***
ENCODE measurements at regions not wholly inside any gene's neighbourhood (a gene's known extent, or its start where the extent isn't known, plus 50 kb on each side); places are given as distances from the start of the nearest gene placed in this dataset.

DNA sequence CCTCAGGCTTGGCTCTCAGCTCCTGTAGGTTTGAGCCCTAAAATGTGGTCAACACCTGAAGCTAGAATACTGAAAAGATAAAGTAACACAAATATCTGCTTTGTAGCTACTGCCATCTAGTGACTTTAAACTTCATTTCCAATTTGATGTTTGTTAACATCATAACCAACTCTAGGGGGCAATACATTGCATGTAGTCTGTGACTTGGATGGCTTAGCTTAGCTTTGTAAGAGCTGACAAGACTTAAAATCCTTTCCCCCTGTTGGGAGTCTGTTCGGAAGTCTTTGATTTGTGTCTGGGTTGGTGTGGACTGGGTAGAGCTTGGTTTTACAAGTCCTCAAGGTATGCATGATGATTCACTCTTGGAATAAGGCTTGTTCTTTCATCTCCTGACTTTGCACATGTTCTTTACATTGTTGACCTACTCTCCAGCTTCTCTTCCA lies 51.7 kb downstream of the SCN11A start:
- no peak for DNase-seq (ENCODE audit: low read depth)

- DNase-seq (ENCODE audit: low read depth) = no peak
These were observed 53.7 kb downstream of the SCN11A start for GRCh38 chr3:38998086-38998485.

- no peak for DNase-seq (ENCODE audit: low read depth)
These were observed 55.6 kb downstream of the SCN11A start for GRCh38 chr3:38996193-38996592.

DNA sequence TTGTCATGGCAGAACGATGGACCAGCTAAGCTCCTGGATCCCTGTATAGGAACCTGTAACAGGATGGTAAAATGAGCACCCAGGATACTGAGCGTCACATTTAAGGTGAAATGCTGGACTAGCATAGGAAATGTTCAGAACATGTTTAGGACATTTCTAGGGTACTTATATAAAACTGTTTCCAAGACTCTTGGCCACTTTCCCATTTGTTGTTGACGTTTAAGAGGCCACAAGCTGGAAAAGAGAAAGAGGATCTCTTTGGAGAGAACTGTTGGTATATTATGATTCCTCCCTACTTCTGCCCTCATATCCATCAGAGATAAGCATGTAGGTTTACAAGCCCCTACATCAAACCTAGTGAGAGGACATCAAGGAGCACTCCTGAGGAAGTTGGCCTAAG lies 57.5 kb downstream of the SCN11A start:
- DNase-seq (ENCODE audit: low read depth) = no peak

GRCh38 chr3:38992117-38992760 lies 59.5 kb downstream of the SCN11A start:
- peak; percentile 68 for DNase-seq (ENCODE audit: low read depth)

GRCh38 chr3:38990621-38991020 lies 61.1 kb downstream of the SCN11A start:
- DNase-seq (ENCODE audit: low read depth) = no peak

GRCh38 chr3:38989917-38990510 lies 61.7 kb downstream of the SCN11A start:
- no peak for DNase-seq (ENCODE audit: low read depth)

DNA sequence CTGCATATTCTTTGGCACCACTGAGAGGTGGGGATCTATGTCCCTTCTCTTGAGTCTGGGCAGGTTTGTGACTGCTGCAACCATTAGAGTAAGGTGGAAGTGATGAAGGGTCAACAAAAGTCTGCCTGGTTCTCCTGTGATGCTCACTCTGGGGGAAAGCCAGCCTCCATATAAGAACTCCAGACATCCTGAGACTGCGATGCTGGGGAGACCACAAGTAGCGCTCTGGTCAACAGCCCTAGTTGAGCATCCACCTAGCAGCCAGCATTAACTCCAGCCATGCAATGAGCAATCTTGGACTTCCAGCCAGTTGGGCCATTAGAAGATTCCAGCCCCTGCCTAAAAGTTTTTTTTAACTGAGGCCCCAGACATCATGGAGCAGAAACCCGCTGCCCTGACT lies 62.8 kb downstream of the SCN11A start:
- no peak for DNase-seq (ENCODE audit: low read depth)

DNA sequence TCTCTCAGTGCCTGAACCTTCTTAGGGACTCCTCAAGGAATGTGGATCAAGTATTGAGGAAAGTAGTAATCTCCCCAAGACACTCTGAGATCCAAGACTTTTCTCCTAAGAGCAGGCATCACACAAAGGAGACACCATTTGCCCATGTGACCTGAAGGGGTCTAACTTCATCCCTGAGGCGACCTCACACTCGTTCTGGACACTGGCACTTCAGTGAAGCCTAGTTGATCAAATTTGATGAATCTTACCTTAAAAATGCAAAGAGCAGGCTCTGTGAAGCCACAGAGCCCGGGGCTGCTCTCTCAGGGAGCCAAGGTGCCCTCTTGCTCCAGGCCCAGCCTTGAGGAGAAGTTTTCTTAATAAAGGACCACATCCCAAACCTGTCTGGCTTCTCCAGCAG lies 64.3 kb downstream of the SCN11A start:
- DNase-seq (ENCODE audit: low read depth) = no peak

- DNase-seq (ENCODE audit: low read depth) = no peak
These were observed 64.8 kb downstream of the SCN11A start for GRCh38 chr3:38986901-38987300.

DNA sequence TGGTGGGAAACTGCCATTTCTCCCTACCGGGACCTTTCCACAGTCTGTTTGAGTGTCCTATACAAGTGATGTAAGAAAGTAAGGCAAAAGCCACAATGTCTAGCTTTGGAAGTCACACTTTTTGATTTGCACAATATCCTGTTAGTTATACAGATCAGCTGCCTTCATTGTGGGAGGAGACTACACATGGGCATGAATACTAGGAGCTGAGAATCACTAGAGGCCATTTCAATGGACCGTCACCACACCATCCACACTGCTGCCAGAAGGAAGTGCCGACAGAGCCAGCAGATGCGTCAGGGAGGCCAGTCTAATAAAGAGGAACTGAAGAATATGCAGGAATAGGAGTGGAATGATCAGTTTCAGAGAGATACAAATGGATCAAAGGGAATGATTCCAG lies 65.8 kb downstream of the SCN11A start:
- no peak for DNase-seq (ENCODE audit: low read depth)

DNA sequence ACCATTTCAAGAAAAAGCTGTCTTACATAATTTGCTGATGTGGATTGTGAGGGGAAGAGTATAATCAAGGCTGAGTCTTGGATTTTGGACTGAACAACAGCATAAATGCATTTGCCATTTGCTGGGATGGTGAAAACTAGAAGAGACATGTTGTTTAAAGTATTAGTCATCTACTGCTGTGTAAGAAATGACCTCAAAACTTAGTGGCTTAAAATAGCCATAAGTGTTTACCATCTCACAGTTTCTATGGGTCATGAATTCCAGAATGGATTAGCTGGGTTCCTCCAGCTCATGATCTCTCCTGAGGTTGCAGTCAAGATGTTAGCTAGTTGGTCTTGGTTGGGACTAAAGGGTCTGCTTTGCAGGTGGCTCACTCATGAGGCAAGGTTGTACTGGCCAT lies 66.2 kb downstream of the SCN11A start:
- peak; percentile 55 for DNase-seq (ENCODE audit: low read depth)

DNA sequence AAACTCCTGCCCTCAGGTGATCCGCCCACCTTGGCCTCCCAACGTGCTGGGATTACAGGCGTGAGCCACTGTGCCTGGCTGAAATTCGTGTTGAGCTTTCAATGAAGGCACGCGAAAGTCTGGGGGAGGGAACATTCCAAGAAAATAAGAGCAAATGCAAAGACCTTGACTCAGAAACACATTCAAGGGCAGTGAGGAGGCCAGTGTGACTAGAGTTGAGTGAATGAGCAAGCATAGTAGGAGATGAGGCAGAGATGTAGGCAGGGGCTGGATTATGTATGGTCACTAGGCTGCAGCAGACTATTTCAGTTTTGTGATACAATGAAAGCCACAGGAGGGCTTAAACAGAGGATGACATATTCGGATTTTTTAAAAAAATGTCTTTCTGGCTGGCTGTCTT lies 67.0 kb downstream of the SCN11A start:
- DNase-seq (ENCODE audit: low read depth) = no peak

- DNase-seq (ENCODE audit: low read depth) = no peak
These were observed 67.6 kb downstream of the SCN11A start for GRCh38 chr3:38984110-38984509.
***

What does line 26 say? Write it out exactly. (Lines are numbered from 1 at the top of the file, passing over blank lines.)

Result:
DNA sequence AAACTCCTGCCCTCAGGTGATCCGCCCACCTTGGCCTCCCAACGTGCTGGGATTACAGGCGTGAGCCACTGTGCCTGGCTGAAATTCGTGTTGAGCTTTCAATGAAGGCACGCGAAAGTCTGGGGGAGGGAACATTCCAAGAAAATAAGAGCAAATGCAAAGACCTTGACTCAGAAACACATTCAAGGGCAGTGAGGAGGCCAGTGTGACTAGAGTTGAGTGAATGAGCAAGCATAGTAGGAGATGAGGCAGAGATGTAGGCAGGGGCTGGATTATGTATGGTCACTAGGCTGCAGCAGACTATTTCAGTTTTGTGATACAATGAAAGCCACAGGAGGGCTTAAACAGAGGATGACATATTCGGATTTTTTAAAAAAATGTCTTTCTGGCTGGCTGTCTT lies 67.0 kb downstream of the SCN11A start: